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THE VIKINGS

Empire Apart by Brian Landers

Winner of THE PEOPLES BOOK PRIZE July 2009
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Prologue: Americans, Russians and Vikings

For America the road to Iraq started on Roanoke Island when the first Englishman stepped ashore and claimed a God-given right to take everything he saw. In the four centuries since then the world has been transformed but that first colonial philosophy has changed hardly at all. The central certainty has remained: Americans are special; they are due more of the earth’s riches than other nations. How those riches are to be gained, whether through the power of the musket or the dollar, may have changed but the continuity of empire is as clear between George Washington and George Bush as between Ivan the Terrible and Joseph Stalin. America’s first President and Russia’s first Tsar spoke openly of their dreams of Empire; their twentieth century successors had the same dreams but convinced themselves that an Empire by any other name would smell more sweet.

This book has two simple themes. First that the United States is and always has been a fundamentally imperialist power and that this can be demonstrated by comparing the histories of avowedly anti-imperialist America and unarguably imperialist Russia. Second that this comparison requires the rewriting of popular history which too often says more about today’s values than about yesterday’s realities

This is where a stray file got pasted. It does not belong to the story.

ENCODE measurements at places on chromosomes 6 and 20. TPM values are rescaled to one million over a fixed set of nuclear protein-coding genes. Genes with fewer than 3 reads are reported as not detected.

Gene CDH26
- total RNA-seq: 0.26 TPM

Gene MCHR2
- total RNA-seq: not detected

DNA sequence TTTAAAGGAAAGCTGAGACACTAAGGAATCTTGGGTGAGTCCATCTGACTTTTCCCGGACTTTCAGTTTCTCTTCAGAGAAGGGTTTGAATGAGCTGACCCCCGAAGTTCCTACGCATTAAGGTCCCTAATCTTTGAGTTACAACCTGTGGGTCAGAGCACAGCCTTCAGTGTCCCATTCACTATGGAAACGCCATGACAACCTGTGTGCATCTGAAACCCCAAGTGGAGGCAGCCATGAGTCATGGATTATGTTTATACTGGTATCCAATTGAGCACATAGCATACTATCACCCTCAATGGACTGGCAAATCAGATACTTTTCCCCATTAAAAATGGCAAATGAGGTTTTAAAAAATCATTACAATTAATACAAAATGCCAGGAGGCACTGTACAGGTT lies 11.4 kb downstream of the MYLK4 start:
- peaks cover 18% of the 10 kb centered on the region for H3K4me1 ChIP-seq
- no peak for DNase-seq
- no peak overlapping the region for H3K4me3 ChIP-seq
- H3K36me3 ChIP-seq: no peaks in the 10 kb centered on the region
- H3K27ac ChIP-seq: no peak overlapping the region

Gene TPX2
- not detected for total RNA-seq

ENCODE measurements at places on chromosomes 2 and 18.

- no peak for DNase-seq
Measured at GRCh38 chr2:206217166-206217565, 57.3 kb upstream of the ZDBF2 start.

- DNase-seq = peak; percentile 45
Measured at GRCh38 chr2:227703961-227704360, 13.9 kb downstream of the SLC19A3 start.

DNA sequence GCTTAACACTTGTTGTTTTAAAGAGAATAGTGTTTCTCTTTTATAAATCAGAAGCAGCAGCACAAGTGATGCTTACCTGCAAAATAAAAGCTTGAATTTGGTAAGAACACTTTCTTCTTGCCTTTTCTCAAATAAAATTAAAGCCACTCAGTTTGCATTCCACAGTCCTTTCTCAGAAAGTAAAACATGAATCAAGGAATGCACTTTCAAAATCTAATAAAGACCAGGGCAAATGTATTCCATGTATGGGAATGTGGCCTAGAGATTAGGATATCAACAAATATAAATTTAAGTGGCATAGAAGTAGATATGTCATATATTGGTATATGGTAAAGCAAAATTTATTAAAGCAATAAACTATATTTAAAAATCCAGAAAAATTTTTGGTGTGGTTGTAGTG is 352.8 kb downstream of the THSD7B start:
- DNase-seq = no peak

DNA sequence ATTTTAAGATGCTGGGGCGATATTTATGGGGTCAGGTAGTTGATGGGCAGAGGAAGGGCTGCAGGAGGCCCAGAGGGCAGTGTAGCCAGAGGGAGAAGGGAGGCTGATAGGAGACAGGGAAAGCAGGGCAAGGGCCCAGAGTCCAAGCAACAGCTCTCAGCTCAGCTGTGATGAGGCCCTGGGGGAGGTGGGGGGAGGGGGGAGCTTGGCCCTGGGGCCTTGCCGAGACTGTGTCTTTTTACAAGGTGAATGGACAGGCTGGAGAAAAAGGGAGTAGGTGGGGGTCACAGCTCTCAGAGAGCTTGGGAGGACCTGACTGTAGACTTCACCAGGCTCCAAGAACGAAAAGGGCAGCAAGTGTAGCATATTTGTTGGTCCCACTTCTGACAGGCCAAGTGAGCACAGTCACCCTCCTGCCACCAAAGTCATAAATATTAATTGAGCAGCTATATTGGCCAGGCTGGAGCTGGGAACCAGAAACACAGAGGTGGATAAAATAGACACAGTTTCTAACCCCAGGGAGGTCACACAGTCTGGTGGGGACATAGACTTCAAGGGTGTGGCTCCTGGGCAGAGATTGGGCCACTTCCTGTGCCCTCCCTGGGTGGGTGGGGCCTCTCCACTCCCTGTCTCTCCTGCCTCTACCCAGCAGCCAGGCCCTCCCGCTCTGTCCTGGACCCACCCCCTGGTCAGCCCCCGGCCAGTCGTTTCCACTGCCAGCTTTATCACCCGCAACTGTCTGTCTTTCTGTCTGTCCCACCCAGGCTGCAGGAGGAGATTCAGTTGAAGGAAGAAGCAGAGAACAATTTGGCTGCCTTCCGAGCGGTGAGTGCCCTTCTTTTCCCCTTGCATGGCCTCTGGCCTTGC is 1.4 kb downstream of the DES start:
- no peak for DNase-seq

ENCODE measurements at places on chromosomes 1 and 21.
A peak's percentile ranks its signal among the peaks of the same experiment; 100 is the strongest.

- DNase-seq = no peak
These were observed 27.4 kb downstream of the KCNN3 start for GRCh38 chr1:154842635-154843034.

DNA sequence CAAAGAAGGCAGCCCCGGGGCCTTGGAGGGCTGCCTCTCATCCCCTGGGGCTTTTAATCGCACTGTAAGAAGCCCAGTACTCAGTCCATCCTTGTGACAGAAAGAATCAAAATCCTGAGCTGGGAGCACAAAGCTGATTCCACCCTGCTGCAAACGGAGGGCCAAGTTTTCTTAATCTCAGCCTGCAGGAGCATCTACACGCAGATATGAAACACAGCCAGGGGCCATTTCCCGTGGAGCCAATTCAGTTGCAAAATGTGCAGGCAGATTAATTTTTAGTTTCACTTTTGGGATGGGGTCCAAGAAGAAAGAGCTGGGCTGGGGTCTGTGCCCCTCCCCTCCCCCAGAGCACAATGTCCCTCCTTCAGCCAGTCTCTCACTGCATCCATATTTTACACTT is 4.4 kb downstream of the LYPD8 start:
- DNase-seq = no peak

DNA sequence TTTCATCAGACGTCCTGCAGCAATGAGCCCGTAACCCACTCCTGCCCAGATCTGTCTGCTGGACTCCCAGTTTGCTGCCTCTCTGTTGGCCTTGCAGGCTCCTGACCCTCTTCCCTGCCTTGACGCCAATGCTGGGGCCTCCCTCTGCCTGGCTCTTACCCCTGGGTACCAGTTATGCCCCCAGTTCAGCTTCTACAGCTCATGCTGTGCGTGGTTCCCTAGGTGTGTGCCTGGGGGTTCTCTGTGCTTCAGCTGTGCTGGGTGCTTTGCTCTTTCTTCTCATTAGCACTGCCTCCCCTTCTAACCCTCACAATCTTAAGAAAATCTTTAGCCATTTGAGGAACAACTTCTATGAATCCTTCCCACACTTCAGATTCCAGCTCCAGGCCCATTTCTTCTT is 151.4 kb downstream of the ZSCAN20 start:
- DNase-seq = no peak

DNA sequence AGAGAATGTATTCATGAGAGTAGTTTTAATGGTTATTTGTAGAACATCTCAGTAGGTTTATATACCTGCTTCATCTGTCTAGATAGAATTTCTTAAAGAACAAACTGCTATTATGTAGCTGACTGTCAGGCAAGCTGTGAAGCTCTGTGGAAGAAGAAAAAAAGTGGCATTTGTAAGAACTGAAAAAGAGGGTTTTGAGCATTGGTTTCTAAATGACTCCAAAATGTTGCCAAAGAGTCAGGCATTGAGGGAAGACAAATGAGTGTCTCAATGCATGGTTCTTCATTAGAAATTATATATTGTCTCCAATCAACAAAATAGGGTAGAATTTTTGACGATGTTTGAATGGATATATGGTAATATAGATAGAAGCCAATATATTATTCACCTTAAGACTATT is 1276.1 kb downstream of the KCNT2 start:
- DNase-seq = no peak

That there is any debate about America’s imperial tradition illustrates how completely the values of today colour our perceptions of yesterday.  With apparent sincerity a President of the United States can ship prisoners of war to Guantanamo in Cuba, seized from Spain a century ago in a fit of imperial zeal, and then proclaim that “America has never been an empire”.  That America’s imperial past so closely mirrors Russia’s is uncanny but the resemblance is lost if recollections of the past are disinfected by the cleansing force of the present.

Understanding America

Edwin Reischauer when editor of the American Foreign Policy Library at Harvard University Press has no doubt that America and Russia are poles apart.

"No two countries within the bounds of Western civilisation could have had more dissimilar histories or developed more divergent attitudes towards the outside world and the problems of their own societies".

Most people would agree without hesitation, but they would be wrong. The histories of the two countries are remarkably similar, their attitudes towards the outside world have close parallels and only in their attitudes to the problems of their own societies have they diverged radically as autocracy and democracy have resolved the same issues in different ways.